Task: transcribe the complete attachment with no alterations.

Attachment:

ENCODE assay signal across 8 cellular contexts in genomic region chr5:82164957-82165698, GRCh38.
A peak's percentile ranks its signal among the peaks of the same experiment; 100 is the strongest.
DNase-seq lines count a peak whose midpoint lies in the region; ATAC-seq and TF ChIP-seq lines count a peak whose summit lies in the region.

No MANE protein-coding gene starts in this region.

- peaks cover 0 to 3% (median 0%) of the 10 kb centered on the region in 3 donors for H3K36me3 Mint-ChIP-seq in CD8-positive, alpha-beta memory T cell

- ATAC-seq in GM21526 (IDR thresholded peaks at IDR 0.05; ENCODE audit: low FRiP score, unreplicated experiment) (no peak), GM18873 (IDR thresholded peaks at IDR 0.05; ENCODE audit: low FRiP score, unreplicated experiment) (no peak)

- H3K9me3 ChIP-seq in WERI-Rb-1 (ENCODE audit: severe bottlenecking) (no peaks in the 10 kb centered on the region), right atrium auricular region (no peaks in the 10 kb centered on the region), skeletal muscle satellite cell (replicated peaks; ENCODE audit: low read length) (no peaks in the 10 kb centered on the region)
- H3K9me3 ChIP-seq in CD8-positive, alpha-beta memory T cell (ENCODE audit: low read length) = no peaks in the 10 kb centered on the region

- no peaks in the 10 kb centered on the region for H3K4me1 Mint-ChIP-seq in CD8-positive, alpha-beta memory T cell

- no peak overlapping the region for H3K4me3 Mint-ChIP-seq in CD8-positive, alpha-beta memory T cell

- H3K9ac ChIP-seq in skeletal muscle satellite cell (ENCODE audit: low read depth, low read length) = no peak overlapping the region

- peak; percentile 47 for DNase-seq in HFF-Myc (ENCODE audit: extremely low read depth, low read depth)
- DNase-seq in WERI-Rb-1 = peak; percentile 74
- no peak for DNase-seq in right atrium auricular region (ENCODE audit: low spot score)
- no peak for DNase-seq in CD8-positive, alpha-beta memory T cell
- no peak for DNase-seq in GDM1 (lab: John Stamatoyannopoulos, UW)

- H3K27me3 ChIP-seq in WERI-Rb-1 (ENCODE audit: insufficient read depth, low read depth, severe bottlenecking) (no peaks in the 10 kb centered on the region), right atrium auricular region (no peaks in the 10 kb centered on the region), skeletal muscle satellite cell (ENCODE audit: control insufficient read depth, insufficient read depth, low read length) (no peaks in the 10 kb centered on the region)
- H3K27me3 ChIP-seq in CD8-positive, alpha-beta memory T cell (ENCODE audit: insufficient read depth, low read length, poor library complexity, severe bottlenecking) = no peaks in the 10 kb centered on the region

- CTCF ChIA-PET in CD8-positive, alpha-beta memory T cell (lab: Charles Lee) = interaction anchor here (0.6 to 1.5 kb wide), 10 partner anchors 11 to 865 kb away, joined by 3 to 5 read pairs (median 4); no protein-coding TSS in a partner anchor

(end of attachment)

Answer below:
ENCODE assay signal across 8 cellular contexts in genomic region chr5:82164957-82165698, GRCh38.
A peak's percentile ranks its signal among the peaks of the same experiment; 100 is the strongest.
DNase-seq lines count a peak whose midpoint lies in the region; ATAC-seq and TF ChIP-seq lines count a peak whose summit lies in the region.

No MANE protein-coding gene starts in this region.

- peaks cover 0 to 3% (median 0%) of the 10 kb centered on the region in 3 donors for H3K36me3 Mint-ChIP-seq in CD8-positive, alpha-beta memory T cell

- ATAC-seq in GM21526 (IDR thresholded peaks at IDR 0.05; ENCODE audit: low FRiP score, unreplicated experiment) (no peak), GM18873 (IDR thresholded peaks at IDR 0.05; ENCODE audit: low FRiP score, unreplicated experiment) (no peak)

- H3K9me3 ChIP-seq in WERI-Rb-1 (ENCODE audit: severe bottlenecking) (no peaks in the 10 kb centered on the region), right atrium auricular region (no peaks in the 10 kb centered on the region), skeletal muscle satellite cell (replicated peaks; ENCODE audit: low read length) (no peaks in the 10 kb centered on the region)
- H3K9me3 ChIP-seq in CD8-positive, alpha-beta memory T cell (ENCODE audit: low read length) = no peaks in the 10 kb centered on the region

- no peaks in the 10 kb centered on the region for H3K4me1 Mint-ChIP-seq in CD8-positive, alpha-beta memory T cell

- no peak overlapping the region for H3K4me3 Mint-ChIP-seq in CD8-positive, alpha-beta memory T cell

- H3K9ac ChIP-seq in skeletal muscle satellite cell (ENCODE audit: low read depth, low read length) = no peak overlapping the region

- peak; percentile 47 for DNase-seq in HFF-Myc (ENCODE audit: extremely low read depth, low read depth)
- DNase-seq in WERI-Rb-1 = peak; percentile 74
- no peak for DNase-seq in right atrium auricular region (ENCODE audit: low spot score)
- no peak for DNase-seq in CD8-positive, alpha-beta memory T cell
- no peak for DNase-seq in GDM1 (lab: John Stamatoyannopoulos, UW)

- H3K27me3 ChIP-seq in WERI-Rb-1 (ENCODE audit: insufficient read depth, low read depth, severe bottlenecking) (no peaks in the 10 kb centered on the region), right atrium auricular region (no peaks in the 10 kb centered on the region), skeletal muscle satellite cell (ENCODE audit: control insufficient read depth, insufficient read depth, low read length) (no peaks in the 10 kb centered on the region)
- H3K27me3 ChIP-seq in CD8-positive, alpha-beta memory T cell (ENCODE audit: insufficient read depth, low read length, poor library complexity, severe bottlenecking) = no peaks in the 10 kb centered on the region

- CTCF ChIA-PET in CD8-positive, alpha-beta memory T cell (lab: Charles Lee) = interaction anchor here (0.6 to 1.5 kb wide), 10 partner anchors 11 to 865 kb away, joined by 3 to 5 read pairs (median 4); no protein-coding TSS in a partner anchor